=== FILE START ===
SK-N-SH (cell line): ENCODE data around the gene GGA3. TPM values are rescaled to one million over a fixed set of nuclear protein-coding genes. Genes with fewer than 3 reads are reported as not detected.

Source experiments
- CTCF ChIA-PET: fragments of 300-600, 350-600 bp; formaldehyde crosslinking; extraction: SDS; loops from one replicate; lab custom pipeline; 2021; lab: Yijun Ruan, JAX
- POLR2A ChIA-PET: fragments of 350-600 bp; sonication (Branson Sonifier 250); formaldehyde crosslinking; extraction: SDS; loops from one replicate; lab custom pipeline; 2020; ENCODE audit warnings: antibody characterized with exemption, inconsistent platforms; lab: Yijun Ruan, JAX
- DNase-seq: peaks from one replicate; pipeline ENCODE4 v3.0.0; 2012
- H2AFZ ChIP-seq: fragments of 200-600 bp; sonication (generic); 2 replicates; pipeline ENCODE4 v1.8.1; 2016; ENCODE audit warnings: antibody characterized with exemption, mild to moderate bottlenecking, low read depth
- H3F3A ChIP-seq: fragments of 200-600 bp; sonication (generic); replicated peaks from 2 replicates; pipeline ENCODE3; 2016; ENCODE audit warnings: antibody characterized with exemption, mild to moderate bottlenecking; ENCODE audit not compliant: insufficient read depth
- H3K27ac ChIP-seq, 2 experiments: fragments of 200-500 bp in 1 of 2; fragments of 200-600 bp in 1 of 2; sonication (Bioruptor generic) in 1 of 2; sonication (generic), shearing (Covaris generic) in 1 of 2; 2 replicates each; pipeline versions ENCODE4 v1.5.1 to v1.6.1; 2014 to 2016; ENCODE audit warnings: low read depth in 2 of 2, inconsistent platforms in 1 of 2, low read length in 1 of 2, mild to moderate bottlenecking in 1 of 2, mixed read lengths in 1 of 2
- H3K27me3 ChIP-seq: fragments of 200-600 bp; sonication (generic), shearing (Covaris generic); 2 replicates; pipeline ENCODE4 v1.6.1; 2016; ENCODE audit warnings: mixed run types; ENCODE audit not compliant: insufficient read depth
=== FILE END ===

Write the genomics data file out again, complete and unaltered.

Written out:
SK-N-SH (cell line): ENCODE data around the gene GGA3. TPM values are rescaled to one million over a fixed set of nuclear protein-coding genes. Genes with fewer than 3 reads are reported as not detected.

Source experiments
- CTCF ChIA-PET: fragments of 300-600, 350-600 bp; formaldehyde crosslinking; extraction: SDS; loops from one replicate; lab custom pipeline; 2021; lab: Yijun Ruan, JAX
- POLR2A ChIA-PET: fragments of 350-600 bp; sonication (Branson Sonifier 250); formaldehyde crosslinking; extraction: SDS; loops from one replicate; lab custom pipeline; 2020; ENCODE audit warnings: antibody characterized with exemption, inconsistent platforms; lab: Yijun Ruan, JAX
- DNase-seq: peaks from one replicate; pipeline ENCODE4 v3.0.0; 2012
- H2AFZ ChIP-seq: fragments of 200-600 bp; sonication (generic); 2 replicates; pipeline ENCODE4 v1.8.1; 2016; ENCODE audit warnings: antibody characterized with exemption, mild to moderate bottlenecking, low read depth
- H3F3A ChIP-seq: fragments of 200-600 bp; sonication (generic); replicated peaks from 2 replicates; pipeline ENCODE3; 2016; ENCODE audit warnings: antibody characterized with exemption, mild to moderate bottlenecking; ENCODE audit not compliant: insufficient read depth
- H3K27ac ChIP-seq, 2 experiments: fragments of 200-500 bp in 1 of 2; fragments of 200-600 bp in 1 of 2; sonication (Bioruptor generic) in 1 of 2; sonication (generic), shearing (Covaris generic) in 1 of 2; 2 replicates each; pipeline versions ENCODE4 v1.5.1 to v1.6.1; 2014 to 2016; ENCODE audit warnings: low read depth in 2 of 2, inconsistent platforms in 1 of 2, low read length in 1 of 2, mild to moderate bottlenecking in 1 of 2, mixed read lengths in 1 of 2
- H3K27me3 ChIP-seq: fragments of 200-600 bp; sonication (generic), shearing (Covaris generic); 2 replicates; pipeline ENCODE4 v1.6.1; 2016; ENCODE audit warnings: mixed run types; ENCODE audit not compliant: insufficient read depth